Waging War on Food Waste

During the war, the government rationed sugar, butter, milk, cheese, eggs, coffee, meat and canned food and labor and transportation shortages led to low fruit and vegetables supplies. With the help of some powerful advertising, the government encouraged citizens plant Victory Gardens so that they would have fresh fruit and vegetables. The posters suggest that it is one’s duty to plant gardens and to not waste food.

20 million people answered this patriotic call to action and planted gardens in backyards, empty lots and on rooftops. About 9–10 million tons of produce was harvested.

After the war ended, the government stopped promoting the gardens, less planted gardens and agriculture had not ramped up to meet the need in grocery stores leading to food shortages.

Today, 40% of the food we produce is wasted, many people go to bed hungry each night and people are dying from diet related diseases.

So I call for a war on food waste.

Reducing food waste would mitigate the issues above as well as a host of others.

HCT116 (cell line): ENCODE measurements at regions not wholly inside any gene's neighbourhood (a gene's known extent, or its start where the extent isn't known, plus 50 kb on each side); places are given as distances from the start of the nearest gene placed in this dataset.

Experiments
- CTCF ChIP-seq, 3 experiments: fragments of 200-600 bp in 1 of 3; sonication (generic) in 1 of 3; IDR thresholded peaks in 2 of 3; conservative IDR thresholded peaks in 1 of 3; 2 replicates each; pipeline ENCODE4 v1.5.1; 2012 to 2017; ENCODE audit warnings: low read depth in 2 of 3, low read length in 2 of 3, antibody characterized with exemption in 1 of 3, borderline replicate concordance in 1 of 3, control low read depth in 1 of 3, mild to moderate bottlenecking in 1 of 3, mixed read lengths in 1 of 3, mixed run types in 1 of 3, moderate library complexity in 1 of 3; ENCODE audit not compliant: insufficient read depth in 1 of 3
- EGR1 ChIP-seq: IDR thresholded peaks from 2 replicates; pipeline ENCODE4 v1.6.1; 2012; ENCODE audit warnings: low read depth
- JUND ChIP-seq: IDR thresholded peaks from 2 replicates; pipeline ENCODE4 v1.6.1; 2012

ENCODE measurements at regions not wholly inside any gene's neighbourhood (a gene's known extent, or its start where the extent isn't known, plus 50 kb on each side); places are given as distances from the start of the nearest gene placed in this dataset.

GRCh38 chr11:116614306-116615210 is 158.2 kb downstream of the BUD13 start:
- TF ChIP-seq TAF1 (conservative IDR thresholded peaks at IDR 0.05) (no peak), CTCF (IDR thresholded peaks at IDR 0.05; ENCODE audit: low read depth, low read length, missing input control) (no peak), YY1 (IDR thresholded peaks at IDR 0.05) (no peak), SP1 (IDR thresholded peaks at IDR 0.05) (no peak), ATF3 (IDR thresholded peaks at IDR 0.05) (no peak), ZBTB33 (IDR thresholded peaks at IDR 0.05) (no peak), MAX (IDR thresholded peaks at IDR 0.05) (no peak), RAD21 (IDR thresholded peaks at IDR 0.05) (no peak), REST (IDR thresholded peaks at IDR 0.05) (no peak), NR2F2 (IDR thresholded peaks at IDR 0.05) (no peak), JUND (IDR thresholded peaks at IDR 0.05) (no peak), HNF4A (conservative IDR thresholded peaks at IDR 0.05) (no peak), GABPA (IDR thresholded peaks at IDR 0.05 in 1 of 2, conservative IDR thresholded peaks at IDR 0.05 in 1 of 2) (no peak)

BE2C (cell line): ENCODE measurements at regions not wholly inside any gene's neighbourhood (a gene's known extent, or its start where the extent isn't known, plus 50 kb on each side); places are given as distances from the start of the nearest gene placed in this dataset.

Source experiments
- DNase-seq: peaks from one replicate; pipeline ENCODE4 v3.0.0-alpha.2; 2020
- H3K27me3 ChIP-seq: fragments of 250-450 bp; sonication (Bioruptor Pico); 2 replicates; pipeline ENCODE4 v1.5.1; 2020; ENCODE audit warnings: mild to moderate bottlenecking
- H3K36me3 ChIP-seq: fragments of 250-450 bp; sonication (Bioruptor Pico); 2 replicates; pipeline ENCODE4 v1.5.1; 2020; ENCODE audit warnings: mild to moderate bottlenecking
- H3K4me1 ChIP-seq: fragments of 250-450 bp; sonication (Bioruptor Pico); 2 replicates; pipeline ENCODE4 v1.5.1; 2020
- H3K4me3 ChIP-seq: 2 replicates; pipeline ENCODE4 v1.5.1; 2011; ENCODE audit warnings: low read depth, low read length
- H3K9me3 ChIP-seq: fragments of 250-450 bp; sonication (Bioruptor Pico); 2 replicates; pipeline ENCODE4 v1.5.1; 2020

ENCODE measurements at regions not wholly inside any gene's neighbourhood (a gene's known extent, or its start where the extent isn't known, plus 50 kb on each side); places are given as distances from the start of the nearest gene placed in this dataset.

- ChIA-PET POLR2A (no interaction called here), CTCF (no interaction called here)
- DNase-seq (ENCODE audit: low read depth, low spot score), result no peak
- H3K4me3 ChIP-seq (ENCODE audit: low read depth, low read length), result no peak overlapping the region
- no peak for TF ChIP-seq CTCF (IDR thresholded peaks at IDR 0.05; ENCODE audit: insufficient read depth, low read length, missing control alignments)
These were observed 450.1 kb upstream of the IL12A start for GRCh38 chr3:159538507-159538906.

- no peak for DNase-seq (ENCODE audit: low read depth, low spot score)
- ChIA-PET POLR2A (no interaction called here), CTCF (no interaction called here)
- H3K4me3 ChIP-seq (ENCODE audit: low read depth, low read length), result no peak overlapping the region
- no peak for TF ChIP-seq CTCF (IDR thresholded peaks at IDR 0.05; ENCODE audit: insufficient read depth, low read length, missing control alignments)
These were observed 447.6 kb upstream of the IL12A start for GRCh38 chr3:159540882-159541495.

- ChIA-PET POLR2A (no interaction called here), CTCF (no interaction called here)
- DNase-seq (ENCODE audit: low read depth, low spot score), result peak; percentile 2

Will you answer the call to action?

If so, start today by reading about some tips for reducing your food waste. Don’t stop there. Keep reading about food waste and it’s impacts. Get inspired and spread the word. Join local food recovery organizations. Challenge your friends and family to cut their food waste. Demand better practices from supermarkets, retailers, restaurants and farmers. Plant Victory Gardens.

This is a war we can win. Victory is within reach if we all work together.

Like what you read? Give Erin Meyer a round of applause.

From a quick cheer to a standing ovation, clap to show how much you enjoyed this story.